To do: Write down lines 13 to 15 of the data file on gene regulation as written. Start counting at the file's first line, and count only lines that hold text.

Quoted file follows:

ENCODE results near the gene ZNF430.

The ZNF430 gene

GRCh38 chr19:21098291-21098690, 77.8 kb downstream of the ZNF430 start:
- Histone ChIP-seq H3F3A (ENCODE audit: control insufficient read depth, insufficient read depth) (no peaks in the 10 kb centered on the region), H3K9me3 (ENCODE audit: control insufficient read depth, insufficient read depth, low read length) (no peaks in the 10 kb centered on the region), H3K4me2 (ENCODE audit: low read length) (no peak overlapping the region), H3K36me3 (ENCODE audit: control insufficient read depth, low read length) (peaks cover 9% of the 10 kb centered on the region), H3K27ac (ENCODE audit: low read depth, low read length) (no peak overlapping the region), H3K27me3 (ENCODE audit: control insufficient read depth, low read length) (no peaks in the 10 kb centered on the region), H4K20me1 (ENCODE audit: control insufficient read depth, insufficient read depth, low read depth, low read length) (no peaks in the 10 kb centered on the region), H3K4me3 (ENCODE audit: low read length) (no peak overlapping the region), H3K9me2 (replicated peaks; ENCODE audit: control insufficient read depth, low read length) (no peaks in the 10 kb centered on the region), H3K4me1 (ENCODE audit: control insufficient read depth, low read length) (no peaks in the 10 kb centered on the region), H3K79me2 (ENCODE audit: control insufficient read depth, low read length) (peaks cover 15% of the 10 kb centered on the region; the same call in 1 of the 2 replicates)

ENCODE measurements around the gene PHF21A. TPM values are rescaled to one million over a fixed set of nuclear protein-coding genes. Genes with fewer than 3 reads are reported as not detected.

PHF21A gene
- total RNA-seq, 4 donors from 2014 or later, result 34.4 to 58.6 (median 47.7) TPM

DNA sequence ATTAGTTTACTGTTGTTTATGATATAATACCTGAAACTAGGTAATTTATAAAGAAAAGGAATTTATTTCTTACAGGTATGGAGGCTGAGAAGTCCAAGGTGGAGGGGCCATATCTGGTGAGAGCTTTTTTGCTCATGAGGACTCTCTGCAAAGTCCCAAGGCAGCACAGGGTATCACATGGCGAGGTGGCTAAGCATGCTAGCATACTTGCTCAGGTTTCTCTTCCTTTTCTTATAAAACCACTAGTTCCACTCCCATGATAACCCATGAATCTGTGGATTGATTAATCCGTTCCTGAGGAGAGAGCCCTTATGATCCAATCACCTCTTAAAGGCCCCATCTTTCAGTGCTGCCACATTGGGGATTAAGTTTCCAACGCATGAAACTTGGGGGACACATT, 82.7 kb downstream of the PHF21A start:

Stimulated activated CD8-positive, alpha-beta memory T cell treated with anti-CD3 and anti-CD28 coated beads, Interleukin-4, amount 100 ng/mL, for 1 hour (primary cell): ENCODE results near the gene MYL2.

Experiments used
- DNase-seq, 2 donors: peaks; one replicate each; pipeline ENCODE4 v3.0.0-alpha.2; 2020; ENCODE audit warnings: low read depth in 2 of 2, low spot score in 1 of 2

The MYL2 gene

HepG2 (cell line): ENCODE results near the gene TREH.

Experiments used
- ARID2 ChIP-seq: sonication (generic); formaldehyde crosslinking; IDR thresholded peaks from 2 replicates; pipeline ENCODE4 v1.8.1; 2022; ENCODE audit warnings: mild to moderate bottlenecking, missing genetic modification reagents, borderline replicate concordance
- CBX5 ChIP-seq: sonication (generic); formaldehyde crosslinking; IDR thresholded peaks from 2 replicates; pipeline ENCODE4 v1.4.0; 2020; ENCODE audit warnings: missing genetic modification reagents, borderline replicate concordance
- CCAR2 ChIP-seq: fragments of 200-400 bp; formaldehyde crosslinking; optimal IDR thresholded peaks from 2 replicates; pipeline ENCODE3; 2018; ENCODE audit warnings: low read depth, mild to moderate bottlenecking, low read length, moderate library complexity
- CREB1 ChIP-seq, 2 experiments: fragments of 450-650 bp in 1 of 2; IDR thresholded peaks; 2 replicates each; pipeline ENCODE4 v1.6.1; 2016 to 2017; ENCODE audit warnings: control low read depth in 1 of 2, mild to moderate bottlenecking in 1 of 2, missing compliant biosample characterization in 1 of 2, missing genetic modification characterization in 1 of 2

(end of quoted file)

HepG2 (cell line): ENCODE results near the gene TREH.

Experiments used
- ARID2 ChIP-seq: sonication (generic); formaldehyde crosslinking; IDR thresholded peaks from 2 replicates; pipeline ENCODE4 v1.8.1; 2022; ENCODE audit warnings: mild to moderate bottlenecking, missing genetic modification reagents, borderline replicate concordance